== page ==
Gingrich the reviewer/wonk is an optimist, but not a fool. One of the first novels he reviewed after 9/11 was Humphrey Hawksley's Dragon Strike, a novel about a fictional war between Pakistan and China. He gave it four stars, but the title of the review is "Unlikely Scenario Post 9/11." "The recent terrorist attacks on America make this novel slightly less likely," Gingrich says, "because we are almost certainly going to see a stronger American military and a closer American relationship with Pakistan, which will have a stabilizing influence."
But real-time political policy didn't feature too much in Gingrich's reviews. It may have been that the short blurb-plus-instant-thought format restricted what he could say. Only occasionally did he really let loose with an essay, and it was typically a reaction to some sweeping work of history. Gingrich fell in love with Victor Davis Hanson's Carnage and Culture: Landmark Battles in the Rise of Western Power, "a book any sophisticated student of war or any citizen concerned about the role of warfare in national survival would want to read."
Whenever he encountered a history that lent strength to his theories about the tort law threat, he gushed. Norman Cantor's history of the bubonic plague revealed something: "The upper class in the middle ages spent an enormous amount of energy contracting, suing and maneuvering in the legal system." Larry Kramer's The People Themselves, published in 2004, would "change history," Gingrich writes, with everything it revealed about the abuses of the law.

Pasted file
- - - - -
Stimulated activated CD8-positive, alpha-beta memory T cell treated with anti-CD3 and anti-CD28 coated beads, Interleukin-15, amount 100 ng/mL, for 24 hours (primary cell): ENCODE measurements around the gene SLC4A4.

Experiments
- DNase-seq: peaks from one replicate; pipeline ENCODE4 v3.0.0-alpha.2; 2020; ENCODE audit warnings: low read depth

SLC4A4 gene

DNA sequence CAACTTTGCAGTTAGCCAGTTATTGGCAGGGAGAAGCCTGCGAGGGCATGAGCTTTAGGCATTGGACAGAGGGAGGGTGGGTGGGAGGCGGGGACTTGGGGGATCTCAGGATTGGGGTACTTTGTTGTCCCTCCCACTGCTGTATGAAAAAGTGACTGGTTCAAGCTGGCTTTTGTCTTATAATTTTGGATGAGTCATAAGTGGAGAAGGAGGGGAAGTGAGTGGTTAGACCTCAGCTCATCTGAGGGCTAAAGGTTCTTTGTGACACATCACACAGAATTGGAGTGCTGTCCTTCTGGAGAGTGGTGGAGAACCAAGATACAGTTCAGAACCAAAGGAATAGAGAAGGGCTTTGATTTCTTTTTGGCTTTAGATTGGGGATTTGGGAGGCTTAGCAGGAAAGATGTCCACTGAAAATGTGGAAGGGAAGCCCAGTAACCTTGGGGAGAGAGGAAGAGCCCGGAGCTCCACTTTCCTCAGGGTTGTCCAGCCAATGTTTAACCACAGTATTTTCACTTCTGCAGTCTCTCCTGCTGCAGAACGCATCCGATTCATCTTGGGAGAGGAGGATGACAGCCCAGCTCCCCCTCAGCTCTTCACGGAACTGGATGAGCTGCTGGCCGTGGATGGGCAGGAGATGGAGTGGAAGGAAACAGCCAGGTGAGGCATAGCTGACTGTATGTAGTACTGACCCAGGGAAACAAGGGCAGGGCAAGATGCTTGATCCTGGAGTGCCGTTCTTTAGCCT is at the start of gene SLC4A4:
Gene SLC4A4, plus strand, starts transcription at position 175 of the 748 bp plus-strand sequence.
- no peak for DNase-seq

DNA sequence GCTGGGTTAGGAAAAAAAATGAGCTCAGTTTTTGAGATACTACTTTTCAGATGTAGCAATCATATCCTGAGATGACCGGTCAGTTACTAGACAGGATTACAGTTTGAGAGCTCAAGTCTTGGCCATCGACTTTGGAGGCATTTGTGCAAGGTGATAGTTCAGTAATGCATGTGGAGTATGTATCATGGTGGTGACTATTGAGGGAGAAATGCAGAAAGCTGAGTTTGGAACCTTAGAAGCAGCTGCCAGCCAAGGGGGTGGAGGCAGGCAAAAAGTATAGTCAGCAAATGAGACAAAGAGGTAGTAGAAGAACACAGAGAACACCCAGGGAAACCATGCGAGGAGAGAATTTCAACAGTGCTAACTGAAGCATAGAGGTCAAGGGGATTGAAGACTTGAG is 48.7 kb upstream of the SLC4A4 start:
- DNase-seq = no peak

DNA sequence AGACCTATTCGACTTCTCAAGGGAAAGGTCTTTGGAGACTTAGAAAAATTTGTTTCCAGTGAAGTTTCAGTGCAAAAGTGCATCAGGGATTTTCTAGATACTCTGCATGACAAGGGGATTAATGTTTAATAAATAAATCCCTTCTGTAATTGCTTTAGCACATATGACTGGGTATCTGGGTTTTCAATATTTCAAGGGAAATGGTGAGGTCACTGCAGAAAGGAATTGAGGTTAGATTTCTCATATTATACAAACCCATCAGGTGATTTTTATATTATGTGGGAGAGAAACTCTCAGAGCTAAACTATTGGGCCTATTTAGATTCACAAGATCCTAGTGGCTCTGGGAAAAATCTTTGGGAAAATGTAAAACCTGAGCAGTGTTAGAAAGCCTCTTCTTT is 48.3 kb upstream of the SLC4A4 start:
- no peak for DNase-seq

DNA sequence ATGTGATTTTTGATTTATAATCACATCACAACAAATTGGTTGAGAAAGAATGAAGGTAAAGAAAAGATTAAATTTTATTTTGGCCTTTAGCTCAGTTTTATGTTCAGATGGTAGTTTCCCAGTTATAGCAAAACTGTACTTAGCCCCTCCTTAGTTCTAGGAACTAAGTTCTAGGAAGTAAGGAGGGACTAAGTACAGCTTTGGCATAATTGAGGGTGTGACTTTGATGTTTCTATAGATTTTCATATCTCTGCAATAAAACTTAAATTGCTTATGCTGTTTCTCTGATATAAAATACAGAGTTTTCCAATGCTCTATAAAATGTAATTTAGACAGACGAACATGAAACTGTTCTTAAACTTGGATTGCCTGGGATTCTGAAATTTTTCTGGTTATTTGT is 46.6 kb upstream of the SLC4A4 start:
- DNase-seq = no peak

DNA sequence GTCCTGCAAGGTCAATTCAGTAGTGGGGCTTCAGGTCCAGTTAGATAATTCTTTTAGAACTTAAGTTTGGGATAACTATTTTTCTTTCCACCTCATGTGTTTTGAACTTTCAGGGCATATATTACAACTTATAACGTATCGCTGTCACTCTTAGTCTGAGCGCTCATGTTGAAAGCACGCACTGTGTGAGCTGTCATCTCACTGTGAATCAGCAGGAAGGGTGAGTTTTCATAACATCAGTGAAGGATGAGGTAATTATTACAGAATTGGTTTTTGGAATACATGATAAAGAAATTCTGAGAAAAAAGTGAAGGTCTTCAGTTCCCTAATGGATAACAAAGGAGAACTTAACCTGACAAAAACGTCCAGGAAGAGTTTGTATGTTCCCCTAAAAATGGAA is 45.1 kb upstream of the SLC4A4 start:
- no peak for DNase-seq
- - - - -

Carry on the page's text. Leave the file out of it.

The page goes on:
Gingrich was often frustrated by stuff like this. He generally liked Atlantis Found, one of Clive Cussler's Dirk Pitt novels. Reading it shortly after 9/11, though, he wondered whether Cussler had punted on his choice of villains. "It is fascinating," Gingrich writes, "that there are far more novels about totally improbable Nazi revenge than there are about tragically real Islamic medieval terrorism and there are far more novels about bad Germans 56 years after the Second World War than there are about all too real current acts of terror against Israel and the West or for that matter the terrorists who seek to destabilize India, the Philippines, Indonesia, etc."
There are plenty of thriller reviews in the Gingrich archives, and a few big pop science books about string theory and the Internet. These reviews are more revealing than the policy wonk stuff, which isn't surprising. We're talking about the politician who, in To Renew America, mentioned the influence of Toynbee's A Study of History in the same paragraph as Isaac Asimov's Foundation novels. Thrills and speculative fiction can, to use a favorite Gingrich phrase, "stretch the mind." It might not make sense when you hear Gingrich warning of the danger of electro-magnetic pulse attacks or making analogies between World War II and multiple current conflicts. It makes more sense when you see what fiction he reads.
"If at some future time we discover that someone really vicious has acquired a very advanced weapon system by bribing a disgruntled military member of a decaying system," Gingrich writes in 2002 review, "we should not be surprised if we read Kilo Option."
By the time he wrapped up his reviewing career, Gingrich seemed frustrated. The long-term strategic threats of radical Islam or loose nukes should have been so obvious. The worst-case scenarios had been spelled out by countless novelists many times. By 2007, when he launched American Solutions, he could be confident that no one else in politics knew what he knew; no one else had spent so much time in exile.
The way to look at his political comeback today? Don't think of him as a candidate. Think of him as Miles Bennell at the end of The Invasion of the Body Snatchers, mind full of disaster scenarios that only he has seen, screaming at motorists: If you don't listento me, he's shouting, you're next.